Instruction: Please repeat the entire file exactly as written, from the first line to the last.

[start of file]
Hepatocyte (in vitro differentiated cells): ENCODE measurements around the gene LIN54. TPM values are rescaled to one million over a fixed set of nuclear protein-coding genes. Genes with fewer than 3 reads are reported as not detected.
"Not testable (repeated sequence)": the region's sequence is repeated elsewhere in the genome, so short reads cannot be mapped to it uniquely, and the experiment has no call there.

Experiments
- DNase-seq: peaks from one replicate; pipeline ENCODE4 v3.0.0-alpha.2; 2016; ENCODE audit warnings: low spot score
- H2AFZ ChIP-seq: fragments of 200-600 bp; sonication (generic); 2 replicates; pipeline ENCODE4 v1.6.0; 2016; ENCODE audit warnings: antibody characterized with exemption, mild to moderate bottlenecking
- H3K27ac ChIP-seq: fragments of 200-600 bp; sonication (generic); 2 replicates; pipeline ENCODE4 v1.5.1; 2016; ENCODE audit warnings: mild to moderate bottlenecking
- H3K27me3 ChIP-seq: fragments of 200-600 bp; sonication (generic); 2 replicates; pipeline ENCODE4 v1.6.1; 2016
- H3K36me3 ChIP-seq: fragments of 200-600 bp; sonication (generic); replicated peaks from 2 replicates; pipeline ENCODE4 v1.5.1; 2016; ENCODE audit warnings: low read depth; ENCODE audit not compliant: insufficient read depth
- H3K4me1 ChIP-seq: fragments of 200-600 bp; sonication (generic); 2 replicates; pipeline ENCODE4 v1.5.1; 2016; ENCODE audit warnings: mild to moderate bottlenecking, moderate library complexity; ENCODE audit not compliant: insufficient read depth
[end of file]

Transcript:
Hepatocyte (in vitro differentiated cells): ENCODE measurements around the gene LIN54. TPM values are rescaled to one million over a fixed set of nuclear protein-coding genes. Genes with fewer than 3 reads are reported as not detected.
"Not testable (repeated sequence)": the region's sequence is repeated elsewhere in the genome, so short reads cannot be mapped to it uniquely, and the experiment has no call there.

Experiments
- DNase-seq: peaks from one replicate; pipeline ENCODE4 v3.0.0-alpha.2; 2016; ENCODE audit warnings: low spot score
- H2AFZ ChIP-seq: fragments of 200-600 bp; sonication (generic); 2 replicates; pipeline ENCODE4 v1.6.0; 2016; ENCODE audit warnings: antibody characterized with exemption, mild to moderate bottlenecking
- H3K27ac ChIP-seq: fragments of 200-600 bp; sonication (generic); 2 replicates; pipeline ENCODE4 v1.5.1; 2016; ENCODE audit warnings: mild to moderate bottlenecking
- H3K27me3 ChIP-seq: fragments of 200-600 bp; sonication (generic); 2 replicates; pipeline ENCODE4 v1.6.1; 2016
- H3K36me3 ChIP-seq: fragments of 200-600 bp; sonication (generic); replicated peaks from 2 replicates; pipeline ENCODE4 v1.5.1; 2016; ENCODE audit warnings: low read depth; ENCODE audit not compliant: insufficient read depth
- H3K4me1 ChIP-seq: fragments of 200-600 bp; sonication (generic); 2 replicates; pipeline ENCODE4 v1.5.1; 2016; ENCODE audit warnings: mild to moderate bottlenecking, moderate library complexity; ENCODE audit not compliant: insufficient read depth